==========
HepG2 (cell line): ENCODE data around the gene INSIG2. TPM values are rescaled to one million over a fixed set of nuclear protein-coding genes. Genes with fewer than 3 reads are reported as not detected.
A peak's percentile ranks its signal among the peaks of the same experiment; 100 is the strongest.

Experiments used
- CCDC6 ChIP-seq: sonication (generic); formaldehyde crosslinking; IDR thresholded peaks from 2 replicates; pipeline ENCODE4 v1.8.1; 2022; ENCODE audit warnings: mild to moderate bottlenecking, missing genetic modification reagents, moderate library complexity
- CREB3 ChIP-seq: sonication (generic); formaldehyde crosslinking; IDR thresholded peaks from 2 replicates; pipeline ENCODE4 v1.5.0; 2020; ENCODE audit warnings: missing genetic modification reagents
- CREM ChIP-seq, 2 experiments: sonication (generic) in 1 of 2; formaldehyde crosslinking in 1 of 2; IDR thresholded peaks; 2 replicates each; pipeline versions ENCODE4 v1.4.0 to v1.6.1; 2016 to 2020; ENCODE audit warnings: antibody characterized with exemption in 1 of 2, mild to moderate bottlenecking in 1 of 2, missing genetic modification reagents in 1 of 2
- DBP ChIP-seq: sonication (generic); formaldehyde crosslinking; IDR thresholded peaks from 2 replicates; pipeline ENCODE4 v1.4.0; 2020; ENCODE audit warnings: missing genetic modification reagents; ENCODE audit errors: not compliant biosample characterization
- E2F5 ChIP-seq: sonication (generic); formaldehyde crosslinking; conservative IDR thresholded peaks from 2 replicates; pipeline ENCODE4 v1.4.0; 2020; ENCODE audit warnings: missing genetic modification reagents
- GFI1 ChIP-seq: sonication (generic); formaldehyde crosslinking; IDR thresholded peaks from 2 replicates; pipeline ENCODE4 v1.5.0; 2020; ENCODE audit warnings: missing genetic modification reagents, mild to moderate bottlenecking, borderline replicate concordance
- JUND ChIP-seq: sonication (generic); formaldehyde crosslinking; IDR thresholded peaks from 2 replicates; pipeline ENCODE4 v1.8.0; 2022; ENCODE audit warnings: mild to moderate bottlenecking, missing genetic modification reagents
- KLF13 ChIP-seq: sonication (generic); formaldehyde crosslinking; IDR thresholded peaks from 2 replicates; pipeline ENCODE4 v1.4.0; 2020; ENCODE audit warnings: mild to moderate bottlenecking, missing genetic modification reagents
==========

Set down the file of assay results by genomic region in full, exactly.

HepG2 (cell line): ENCODE data around the gene INSIG2. TPM values are rescaled to one million over a fixed set of nuclear protein-coding genes. Genes with fewer than 3 reads are reported as not detected.
A peak's percentile ranks its signal among the peaks of the same experiment; 100 is the strongest.

Experiments used
- CCDC6 ChIP-seq: sonication (generic); formaldehyde crosslinking; IDR thresholded peaks from 2 replicates; pipeline ENCODE4 v1.8.1; 2022; ENCODE audit warnings: mild to moderate bottlenecking, missing genetic modification reagents, moderate library complexity
- CREB3 ChIP-seq: sonication (generic); formaldehyde crosslinking; IDR thresholded peaks from 2 replicates; pipeline ENCODE4 v1.5.0; 2020; ENCODE audit warnings: missing genetic modification reagents
- CREM ChIP-seq, 2 experiments: sonication (generic) in 1 of 2; formaldehyde crosslinking in 1 of 2; IDR thresholded peaks; 2 replicates each; pipeline versions ENCODE4 v1.4.0 to v1.6.1; 2016 to 2020; ENCODE audit warnings: antibody characterized with exemption in 1 of 2, mild to moderate bottlenecking in 1 of 2, missing genetic modification reagents in 1 of 2
- DBP ChIP-seq: sonication (generic); formaldehyde crosslinking; IDR thresholded peaks from 2 replicates; pipeline ENCODE4 v1.4.0; 2020; ENCODE audit warnings: missing genetic modification reagents; ENCODE audit errors: not compliant biosample characterization
- E2F5 ChIP-seq: sonication (generic); formaldehyde crosslinking; conservative IDR thresholded peaks from 2 replicates; pipeline ENCODE4 v1.4.0; 2020; ENCODE audit warnings: missing genetic modification reagents
- GFI1 ChIP-seq: sonication (generic); formaldehyde crosslinking; IDR thresholded peaks from 2 replicates; pipeline ENCODE4 v1.5.0; 2020; ENCODE audit warnings: missing genetic modification reagents, mild to moderate bottlenecking, borderline replicate concordance
- JUND ChIP-seq: sonication (generic); formaldehyde crosslinking; IDR thresholded peaks from 2 replicates; pipeline ENCODE4 v1.8.0; 2022; ENCODE audit warnings: mild to moderate bottlenecking, missing genetic modification reagents
- KLF13 ChIP-seq: sonication (generic); formaldehyde crosslinking; IDR thresholded peaks from 2 replicates; pipeline ENCODE4 v1.4.0; 2020; ENCODE audit warnings: mild to moderate bottlenecking, missing genetic modification reagents